No one asks him about his meds. No one
needs to ask. It’s all right there in front of them.

They’ve brought him in for his required quarterly
med review, and they’ve all arrived bleary-eyed,

burned out from four consecutive sleepless nights,
five straight days of jabber and incontinence.

Everyone sits with him in the conference room,
doing their best to help him get through the hell

they’re all being forced to share. Everyone’s there
except the teleconferencing doctor,

simultaneously a hundred miles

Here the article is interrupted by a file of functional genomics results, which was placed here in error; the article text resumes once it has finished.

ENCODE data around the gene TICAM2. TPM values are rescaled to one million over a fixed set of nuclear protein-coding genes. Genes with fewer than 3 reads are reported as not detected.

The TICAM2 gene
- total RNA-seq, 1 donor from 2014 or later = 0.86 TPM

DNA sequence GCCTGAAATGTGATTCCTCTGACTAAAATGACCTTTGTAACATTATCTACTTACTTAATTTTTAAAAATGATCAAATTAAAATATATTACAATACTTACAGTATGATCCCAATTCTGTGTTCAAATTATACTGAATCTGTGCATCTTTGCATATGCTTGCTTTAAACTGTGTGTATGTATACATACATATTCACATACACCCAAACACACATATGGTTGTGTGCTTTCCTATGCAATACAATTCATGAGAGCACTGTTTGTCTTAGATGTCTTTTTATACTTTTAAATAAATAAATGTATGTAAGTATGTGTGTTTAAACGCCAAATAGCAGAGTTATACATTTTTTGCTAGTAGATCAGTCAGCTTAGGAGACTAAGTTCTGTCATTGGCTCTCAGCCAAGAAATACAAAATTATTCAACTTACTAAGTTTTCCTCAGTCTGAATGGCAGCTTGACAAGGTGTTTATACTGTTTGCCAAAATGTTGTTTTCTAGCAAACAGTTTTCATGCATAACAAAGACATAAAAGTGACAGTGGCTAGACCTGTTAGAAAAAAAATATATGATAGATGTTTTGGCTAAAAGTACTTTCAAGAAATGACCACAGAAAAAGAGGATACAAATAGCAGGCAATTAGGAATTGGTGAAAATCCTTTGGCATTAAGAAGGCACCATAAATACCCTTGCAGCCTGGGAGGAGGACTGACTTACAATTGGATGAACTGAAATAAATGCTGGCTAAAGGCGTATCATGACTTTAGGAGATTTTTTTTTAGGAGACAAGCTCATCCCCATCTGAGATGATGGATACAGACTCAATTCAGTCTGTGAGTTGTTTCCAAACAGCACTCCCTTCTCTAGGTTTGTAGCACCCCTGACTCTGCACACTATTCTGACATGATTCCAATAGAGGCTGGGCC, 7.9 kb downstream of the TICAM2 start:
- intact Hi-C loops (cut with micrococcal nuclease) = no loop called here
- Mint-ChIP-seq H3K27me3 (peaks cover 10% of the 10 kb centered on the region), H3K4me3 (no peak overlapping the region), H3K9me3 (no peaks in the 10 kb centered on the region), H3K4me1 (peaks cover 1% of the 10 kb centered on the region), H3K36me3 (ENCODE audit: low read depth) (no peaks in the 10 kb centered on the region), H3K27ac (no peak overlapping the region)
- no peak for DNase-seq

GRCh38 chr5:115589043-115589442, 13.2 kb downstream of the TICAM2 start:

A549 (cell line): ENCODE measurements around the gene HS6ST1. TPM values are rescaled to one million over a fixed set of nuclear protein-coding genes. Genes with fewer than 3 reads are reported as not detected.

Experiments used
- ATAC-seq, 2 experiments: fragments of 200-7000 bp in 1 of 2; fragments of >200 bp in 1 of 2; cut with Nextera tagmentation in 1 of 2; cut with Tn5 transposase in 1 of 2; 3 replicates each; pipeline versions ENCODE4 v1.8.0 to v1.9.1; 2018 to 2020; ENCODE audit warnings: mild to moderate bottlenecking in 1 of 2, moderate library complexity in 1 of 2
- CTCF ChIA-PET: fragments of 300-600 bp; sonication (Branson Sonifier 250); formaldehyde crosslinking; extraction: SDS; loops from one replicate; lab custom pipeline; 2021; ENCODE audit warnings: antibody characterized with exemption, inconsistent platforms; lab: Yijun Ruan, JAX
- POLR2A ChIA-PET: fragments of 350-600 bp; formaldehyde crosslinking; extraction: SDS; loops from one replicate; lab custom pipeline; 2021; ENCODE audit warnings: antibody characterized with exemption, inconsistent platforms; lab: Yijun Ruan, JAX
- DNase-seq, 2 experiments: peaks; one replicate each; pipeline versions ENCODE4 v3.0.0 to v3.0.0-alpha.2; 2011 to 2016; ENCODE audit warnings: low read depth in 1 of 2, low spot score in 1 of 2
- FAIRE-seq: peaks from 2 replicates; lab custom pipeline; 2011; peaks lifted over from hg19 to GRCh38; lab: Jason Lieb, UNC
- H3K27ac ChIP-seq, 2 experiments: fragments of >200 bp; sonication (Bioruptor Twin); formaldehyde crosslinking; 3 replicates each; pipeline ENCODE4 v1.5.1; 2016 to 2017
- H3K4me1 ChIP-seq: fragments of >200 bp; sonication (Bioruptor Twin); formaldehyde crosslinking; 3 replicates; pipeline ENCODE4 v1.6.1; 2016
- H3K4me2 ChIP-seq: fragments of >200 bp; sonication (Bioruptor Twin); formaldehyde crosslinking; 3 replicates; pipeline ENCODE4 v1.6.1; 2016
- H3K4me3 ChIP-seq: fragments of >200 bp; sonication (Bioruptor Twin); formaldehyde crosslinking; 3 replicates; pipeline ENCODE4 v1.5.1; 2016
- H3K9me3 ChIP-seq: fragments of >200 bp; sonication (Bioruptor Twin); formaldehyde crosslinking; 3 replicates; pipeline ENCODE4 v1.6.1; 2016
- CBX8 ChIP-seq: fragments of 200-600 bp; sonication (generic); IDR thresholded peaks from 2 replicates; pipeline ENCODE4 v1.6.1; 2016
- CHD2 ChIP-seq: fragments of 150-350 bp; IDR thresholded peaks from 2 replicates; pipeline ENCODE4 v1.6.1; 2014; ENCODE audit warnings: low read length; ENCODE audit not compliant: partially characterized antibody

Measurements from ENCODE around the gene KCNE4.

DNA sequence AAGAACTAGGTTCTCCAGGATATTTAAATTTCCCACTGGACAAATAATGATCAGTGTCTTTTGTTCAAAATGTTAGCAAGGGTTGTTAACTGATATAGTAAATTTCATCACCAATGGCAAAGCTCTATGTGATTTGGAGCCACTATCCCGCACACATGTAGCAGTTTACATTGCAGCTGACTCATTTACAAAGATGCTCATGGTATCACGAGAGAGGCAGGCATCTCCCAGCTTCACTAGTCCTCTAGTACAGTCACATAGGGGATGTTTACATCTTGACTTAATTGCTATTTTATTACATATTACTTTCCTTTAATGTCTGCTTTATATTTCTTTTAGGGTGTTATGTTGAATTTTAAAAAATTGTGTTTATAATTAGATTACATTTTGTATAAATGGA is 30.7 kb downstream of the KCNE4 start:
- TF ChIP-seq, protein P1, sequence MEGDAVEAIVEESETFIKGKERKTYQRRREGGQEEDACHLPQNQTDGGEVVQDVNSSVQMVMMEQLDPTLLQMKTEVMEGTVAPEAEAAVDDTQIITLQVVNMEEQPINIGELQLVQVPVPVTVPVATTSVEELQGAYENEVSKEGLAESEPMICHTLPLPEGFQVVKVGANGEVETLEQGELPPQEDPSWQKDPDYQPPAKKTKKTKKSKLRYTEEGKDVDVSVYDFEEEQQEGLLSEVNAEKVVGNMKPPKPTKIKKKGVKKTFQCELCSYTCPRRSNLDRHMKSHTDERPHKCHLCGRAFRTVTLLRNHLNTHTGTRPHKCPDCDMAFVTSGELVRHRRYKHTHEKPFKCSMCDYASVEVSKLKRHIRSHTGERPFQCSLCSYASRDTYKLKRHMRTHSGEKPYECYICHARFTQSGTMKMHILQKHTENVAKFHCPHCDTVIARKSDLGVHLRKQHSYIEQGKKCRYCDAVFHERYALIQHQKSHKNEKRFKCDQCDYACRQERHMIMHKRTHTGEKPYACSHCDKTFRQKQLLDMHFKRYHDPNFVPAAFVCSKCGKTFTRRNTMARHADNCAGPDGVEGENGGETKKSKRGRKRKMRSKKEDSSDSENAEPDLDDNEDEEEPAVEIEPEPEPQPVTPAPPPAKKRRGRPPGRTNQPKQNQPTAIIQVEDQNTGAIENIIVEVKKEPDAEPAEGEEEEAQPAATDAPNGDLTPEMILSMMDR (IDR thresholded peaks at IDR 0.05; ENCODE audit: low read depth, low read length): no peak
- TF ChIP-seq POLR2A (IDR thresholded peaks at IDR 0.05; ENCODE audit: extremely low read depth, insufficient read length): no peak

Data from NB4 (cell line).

and a million miles away.

3 thoughts on “Obligatory

  1. My first reaction was, I am glad this is not my job. Then I got angry with the system for not having more staff with smaller case loads. Then I wondered what was finally done to help him get out of hell. You made me feel so many things in such a concise piece of writing. I admire this and you. But then, you knew that.

  2. ive read this again and again all day and every time I find something new in it I think. you know this guy, you know the family. You now the prestory and the ending. Theres anger here, that anyone should be treated this way, and compassion, and more. cool beans, ron., cool beans indeed

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